Join the club.  This is almost as common as 10-month-olds trying to stick their fingers into electrical outlets.  Both stem from babies’ intense curiosity to learn all about their world.  And for better or worse, animals offer some of the most enticing fodder. They have many different textures for your child to explore.  They are furry and cuddly. They are more responsive than most toys.  They can also make children feel special and loved. This is a wonderful relationship your baby is developing that will help him one day learn to be responsible and care for another being.

Chances are that if your dog has been this tolerant so far, he will continue to be. Nonetheless, you certainly don’t want to take any chances. Therefore, it is very important that you be present and closely monitor the interaction between your baby and dog. Limit their face-to-face contact and be on the look out for any signs that your dog is getting irritated. 

In addition, teach your baby to touch your dog gently and not to pull on his body parts.  At his age, this will require direct action—taking his hand and showing him how to gently pat the dog while saying, "Nice, gentle pats for doggie."  While right now he won't understand the words, in just a few months he will begin to connect your words with your actions.  He will understand what the word gentle means and will be better able to control how he interacts with the dog.  This is important both for helping your baby learn empathy and how to lovingly interact with others.  It will also make it much less likely that your dog will rebel.     

My 9-month-old loves to throw food on the floor.  He tosses it, then he looks at me, then he giggles.  It's cute for a while but then it's really annoying.  How can you start to set limits with a baby this young?

The “Food Fling” game is quite common.  Nine-month-olds are driven to learn how the world around them works. When your son is throwing his apple slices off the high chair tray, he is learning about the properties of objects:  Where does the apple go?  Does it always fall on the floor? Can I make it come back? What sound does it make?  What happens to it after it falls—does it bounce, splat, or squash?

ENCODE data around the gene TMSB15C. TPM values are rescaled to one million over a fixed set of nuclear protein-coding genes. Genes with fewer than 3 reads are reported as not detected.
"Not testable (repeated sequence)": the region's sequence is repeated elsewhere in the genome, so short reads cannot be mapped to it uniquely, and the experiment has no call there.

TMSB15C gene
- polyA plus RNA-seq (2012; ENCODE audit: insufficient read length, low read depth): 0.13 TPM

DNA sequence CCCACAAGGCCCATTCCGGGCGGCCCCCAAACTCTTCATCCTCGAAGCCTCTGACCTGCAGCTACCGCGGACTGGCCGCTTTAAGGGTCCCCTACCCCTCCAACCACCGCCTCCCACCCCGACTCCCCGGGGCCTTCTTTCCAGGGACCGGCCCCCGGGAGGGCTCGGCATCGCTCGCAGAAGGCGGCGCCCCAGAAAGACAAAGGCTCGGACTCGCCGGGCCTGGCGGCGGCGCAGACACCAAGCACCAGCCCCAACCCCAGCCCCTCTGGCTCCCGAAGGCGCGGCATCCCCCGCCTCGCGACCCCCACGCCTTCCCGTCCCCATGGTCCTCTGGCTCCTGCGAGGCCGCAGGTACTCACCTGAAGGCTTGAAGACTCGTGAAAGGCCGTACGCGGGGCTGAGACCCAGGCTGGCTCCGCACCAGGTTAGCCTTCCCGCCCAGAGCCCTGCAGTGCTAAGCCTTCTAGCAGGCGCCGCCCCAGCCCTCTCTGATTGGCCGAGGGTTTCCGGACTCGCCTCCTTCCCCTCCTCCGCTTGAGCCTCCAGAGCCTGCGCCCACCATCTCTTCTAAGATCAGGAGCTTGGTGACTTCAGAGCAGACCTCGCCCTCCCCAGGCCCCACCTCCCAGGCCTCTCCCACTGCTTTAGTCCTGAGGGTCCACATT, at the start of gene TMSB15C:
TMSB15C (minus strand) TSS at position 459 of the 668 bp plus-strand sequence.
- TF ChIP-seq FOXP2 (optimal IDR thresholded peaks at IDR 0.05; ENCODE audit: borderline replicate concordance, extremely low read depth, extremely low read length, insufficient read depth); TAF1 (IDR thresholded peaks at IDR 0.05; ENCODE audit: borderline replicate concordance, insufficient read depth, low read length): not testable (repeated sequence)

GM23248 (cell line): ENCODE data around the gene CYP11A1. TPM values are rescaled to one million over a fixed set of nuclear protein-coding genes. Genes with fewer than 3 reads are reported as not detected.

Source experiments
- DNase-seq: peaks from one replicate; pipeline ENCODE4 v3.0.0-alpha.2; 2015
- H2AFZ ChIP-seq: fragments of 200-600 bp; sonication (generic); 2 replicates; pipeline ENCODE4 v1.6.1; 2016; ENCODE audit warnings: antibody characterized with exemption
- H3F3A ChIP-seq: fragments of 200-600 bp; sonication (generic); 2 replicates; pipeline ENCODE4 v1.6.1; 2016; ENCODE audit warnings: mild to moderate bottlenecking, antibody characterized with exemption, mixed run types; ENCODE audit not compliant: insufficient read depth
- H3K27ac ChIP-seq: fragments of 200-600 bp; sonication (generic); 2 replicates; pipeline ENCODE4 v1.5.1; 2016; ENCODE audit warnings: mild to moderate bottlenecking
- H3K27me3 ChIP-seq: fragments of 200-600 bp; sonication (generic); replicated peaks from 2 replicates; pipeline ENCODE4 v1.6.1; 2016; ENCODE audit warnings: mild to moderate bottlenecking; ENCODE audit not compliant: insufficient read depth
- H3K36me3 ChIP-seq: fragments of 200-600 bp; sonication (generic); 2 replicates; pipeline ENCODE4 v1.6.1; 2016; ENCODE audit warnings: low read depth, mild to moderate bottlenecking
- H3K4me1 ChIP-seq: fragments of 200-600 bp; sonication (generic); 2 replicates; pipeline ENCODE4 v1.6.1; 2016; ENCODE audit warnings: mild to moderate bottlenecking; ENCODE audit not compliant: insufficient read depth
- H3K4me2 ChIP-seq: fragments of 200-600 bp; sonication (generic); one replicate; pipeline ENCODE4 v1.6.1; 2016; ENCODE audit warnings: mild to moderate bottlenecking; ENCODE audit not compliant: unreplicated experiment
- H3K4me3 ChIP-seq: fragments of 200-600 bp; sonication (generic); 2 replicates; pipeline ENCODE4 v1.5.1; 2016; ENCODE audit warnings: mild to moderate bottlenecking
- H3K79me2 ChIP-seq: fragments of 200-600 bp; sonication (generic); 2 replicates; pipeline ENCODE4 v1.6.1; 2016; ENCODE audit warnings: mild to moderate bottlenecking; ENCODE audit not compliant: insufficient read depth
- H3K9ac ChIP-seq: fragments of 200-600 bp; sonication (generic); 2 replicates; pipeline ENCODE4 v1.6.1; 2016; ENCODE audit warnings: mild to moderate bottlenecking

At 9 months you set limits through your reaction to the behavior. The less emotional and more matter-of-fact you are, the more likely it is that the behavior will stop, as an intense reaction—positive or negative—is very rewarding. .  When your baby starts to throw food, instead of laughing (even though it’s cute) you can say with a straight face, “No throwing.”    If he continues tossing food, simply take it off the tray and say—again matter-of factly-- “I guess you are all done.”  Then take him out of the highchair and offer him objects he can drop or throw (such as a foam ball) in a place that is acceptable to you—such as outside.  If you do this consistently, he will put 2 and 2 together and learn that food throwing in the high chair means the food goes away. (If you are concerned that he hasn’t eaten enough, offer a healthy snack shortly thereafter.  If he’s hungry, he’ll eat.) He also learns that you are tuned in to and respect his interests as you offer him other ways to meet his need for exploration.